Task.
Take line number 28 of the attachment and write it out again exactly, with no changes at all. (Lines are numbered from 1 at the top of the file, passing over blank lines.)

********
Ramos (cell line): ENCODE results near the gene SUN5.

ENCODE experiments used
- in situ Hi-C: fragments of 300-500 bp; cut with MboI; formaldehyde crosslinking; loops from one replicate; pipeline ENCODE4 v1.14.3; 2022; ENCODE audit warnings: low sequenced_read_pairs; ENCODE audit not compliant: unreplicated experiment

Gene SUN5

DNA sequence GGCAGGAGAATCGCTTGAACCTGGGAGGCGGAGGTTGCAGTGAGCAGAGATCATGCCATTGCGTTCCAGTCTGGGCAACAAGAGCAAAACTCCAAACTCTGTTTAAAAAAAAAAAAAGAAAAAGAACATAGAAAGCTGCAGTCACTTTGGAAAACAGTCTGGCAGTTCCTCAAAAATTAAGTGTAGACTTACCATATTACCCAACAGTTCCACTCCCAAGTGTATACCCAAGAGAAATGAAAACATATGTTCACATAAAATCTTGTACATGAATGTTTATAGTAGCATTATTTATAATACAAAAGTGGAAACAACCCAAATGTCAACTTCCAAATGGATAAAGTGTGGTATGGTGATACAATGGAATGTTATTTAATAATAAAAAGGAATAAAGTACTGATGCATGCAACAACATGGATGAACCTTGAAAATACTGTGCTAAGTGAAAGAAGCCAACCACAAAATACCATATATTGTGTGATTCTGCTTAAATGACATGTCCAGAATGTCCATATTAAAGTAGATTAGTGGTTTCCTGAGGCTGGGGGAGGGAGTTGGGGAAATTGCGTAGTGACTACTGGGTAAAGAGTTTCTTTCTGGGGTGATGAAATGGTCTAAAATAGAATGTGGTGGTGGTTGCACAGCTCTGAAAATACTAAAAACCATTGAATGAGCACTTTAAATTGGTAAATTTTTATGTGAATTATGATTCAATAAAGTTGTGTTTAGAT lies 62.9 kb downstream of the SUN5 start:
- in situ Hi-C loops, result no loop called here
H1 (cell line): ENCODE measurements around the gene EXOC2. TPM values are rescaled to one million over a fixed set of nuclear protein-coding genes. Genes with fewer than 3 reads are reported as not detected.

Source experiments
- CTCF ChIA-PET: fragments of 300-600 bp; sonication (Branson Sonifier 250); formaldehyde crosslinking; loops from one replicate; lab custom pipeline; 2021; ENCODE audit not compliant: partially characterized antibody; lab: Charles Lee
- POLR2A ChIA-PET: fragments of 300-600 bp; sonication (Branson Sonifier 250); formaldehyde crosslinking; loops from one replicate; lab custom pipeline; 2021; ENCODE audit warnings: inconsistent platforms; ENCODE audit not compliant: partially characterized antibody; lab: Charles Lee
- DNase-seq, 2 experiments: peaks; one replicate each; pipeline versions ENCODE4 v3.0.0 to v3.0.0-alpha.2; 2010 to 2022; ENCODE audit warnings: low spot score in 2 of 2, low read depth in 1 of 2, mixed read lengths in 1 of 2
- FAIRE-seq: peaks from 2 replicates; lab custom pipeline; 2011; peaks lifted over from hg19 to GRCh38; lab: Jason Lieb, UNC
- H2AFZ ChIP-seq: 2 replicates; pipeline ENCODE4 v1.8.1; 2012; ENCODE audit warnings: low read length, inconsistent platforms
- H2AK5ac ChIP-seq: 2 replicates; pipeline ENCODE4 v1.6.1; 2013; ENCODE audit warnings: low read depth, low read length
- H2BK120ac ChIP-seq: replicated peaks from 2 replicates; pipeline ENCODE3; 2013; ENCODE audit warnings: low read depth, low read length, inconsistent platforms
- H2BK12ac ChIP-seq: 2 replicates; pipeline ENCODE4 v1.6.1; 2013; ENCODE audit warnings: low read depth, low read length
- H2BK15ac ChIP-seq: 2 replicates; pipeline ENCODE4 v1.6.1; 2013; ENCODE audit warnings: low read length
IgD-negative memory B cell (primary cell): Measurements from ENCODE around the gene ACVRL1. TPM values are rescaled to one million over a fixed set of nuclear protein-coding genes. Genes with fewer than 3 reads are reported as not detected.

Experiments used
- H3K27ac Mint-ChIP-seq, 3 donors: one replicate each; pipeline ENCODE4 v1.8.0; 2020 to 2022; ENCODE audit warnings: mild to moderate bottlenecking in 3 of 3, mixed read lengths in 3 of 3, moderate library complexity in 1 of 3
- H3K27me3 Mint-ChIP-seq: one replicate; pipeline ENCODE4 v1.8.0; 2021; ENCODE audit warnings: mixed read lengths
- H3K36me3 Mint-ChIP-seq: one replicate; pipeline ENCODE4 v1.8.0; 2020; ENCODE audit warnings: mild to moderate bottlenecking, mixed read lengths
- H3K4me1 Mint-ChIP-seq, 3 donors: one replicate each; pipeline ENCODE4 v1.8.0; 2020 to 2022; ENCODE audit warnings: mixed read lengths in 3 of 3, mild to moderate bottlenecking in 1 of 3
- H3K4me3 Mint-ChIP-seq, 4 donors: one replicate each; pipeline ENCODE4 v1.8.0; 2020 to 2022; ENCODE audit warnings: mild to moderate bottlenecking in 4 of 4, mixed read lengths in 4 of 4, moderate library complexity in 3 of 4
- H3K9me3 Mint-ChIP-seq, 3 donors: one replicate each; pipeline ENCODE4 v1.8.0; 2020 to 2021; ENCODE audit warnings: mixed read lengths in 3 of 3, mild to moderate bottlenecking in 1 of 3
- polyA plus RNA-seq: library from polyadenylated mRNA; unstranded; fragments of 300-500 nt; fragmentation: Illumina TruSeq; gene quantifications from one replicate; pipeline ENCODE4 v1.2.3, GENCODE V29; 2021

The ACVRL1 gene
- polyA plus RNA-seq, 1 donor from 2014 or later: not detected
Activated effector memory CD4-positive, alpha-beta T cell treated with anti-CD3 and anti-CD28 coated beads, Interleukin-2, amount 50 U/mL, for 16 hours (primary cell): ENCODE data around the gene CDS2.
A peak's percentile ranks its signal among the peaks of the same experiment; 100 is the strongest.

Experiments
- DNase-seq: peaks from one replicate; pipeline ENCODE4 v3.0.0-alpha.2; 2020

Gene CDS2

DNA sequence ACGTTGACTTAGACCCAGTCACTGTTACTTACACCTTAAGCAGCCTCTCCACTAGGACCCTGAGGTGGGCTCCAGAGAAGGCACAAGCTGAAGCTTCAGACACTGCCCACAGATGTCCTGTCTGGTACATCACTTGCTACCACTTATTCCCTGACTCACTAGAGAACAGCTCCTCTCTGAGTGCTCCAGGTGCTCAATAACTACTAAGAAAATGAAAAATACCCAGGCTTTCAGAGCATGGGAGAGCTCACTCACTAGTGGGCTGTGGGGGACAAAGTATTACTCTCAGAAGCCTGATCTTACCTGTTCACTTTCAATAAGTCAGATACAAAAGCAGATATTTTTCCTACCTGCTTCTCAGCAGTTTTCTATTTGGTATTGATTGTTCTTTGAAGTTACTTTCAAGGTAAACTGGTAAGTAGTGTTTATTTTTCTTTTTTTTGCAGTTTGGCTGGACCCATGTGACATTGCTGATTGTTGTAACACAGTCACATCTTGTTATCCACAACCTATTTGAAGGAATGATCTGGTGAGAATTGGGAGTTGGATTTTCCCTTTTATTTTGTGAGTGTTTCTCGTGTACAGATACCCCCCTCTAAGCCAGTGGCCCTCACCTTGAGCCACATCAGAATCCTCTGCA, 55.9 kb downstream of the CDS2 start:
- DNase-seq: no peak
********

- polyA plus RNA-seq, 1 donor from 2014 or later: not detected